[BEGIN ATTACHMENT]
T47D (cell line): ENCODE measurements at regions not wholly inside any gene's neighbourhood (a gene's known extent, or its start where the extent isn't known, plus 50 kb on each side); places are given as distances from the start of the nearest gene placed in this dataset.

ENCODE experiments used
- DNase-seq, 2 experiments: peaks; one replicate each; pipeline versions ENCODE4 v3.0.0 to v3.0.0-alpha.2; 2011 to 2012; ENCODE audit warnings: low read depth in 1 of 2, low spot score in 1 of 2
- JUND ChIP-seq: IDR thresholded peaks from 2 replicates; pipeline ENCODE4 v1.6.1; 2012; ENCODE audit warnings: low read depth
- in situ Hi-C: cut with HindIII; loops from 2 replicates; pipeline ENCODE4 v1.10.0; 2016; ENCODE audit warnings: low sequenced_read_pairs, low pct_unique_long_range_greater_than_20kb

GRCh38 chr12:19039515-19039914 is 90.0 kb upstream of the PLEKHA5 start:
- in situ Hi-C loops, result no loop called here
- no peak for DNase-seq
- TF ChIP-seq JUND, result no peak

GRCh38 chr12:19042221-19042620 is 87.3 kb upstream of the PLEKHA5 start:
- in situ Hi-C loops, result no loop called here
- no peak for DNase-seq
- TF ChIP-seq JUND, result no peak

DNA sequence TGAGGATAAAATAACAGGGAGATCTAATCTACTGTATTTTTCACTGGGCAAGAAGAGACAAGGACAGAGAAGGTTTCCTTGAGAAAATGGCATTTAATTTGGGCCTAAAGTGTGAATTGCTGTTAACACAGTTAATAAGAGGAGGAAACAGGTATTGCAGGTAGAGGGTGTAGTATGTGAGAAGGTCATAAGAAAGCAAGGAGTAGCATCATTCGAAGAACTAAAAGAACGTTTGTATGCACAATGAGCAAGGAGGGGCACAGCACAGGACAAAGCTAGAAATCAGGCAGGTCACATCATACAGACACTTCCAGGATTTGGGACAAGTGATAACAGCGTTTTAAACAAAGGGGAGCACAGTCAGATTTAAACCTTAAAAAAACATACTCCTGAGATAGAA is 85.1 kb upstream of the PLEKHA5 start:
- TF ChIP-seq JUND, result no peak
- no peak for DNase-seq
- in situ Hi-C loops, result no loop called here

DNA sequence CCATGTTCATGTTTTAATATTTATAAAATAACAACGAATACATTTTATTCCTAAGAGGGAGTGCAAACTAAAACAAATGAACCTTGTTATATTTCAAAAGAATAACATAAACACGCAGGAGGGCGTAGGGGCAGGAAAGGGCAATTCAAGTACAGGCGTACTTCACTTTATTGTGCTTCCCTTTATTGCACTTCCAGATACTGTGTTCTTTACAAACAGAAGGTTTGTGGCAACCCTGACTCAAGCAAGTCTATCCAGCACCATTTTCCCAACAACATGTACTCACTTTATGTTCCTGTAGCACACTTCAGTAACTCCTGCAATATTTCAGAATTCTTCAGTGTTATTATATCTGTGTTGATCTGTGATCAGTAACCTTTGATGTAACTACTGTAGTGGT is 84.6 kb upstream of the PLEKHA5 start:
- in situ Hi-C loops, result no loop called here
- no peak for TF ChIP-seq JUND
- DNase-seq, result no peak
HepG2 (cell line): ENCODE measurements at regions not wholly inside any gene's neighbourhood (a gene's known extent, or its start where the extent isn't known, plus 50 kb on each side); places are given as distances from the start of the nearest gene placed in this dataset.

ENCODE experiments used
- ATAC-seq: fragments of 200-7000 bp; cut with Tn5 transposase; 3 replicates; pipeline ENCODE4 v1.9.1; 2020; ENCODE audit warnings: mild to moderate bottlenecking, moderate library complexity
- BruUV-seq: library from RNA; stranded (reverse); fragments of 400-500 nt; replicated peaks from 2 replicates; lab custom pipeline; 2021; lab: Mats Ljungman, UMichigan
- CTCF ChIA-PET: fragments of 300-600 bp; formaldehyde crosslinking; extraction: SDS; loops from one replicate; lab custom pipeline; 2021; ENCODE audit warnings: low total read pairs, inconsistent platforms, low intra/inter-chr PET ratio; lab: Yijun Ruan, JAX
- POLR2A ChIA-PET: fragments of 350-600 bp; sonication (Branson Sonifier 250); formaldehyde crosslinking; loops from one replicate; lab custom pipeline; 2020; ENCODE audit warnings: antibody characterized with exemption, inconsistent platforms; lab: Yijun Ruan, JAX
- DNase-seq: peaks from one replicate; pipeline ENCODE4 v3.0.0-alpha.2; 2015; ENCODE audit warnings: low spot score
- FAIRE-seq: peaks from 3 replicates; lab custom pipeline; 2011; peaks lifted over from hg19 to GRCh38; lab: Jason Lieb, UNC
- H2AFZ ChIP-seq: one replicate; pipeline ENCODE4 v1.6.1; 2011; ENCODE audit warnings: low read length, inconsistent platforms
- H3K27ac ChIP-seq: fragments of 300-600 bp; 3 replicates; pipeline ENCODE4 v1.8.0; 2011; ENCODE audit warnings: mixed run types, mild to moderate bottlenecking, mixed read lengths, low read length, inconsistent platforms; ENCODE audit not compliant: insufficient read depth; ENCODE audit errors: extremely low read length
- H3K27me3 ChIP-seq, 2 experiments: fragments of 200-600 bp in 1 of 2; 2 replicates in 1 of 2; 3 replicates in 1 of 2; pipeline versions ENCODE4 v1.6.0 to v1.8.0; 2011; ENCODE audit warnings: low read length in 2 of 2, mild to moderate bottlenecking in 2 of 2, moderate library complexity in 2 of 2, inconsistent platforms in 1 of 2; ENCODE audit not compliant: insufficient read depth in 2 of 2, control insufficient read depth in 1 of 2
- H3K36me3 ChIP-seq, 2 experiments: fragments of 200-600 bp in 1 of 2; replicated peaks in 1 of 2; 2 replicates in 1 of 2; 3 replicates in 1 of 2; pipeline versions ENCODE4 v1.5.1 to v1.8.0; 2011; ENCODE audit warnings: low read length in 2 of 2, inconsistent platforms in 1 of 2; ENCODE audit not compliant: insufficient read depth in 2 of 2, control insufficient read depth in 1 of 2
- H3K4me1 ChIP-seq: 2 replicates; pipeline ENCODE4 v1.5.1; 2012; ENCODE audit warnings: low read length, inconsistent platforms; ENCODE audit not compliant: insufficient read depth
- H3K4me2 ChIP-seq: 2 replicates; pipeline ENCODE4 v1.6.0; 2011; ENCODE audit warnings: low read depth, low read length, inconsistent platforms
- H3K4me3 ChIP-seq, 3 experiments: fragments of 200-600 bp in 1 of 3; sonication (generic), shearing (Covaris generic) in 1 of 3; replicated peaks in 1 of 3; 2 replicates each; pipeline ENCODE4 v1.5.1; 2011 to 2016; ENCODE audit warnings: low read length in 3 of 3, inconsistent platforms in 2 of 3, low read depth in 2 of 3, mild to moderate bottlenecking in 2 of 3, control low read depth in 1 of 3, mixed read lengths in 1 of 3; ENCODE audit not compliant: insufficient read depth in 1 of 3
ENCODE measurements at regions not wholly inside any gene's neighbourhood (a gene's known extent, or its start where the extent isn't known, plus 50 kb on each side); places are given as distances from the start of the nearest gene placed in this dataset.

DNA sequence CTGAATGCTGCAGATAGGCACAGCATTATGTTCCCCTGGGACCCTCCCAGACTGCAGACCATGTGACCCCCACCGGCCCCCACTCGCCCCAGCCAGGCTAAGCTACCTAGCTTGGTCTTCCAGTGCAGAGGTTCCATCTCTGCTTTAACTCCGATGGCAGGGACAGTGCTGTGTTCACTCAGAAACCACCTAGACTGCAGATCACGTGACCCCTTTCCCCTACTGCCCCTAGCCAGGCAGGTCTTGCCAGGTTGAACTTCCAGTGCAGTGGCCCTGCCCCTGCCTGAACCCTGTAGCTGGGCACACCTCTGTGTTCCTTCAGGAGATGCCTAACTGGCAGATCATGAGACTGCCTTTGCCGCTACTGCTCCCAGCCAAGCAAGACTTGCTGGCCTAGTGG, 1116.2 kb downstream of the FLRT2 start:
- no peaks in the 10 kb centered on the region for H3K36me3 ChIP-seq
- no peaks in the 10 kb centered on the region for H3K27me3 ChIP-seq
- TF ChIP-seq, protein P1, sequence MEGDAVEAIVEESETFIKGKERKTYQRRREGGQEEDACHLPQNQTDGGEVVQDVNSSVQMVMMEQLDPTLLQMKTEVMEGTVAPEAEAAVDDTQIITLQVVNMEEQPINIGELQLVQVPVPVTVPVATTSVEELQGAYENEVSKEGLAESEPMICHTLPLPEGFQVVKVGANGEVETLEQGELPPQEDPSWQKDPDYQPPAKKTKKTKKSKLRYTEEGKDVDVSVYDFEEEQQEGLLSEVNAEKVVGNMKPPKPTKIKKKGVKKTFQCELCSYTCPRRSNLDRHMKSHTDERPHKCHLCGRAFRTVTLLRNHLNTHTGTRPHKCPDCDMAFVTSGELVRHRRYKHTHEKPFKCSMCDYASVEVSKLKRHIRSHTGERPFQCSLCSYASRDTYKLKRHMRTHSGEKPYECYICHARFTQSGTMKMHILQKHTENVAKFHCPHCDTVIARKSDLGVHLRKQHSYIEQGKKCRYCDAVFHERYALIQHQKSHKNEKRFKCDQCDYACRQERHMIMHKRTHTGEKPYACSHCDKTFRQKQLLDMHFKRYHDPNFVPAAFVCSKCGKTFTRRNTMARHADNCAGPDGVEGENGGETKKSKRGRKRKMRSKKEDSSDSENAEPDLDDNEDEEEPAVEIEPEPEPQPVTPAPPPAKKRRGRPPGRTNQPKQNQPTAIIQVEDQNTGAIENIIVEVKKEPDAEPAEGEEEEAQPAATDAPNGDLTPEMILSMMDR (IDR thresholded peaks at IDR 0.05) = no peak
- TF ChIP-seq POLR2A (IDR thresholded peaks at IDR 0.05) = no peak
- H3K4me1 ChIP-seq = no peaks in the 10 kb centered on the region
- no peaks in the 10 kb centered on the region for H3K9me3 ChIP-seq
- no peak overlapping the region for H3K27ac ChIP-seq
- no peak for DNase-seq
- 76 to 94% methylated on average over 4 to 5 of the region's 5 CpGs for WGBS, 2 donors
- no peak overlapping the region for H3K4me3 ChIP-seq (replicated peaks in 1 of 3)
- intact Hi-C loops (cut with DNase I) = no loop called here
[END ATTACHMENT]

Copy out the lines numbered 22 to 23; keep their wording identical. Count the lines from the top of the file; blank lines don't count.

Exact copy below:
HepG2 (cell line): ENCODE measurements at regions not wholly inside any gene's neighbourhood (a gene's known extent, or its start where the extent isn't known, plus 50 kb on each side); places are given as distances from the start of the nearest gene placed in this dataset.

ENCODE experiments used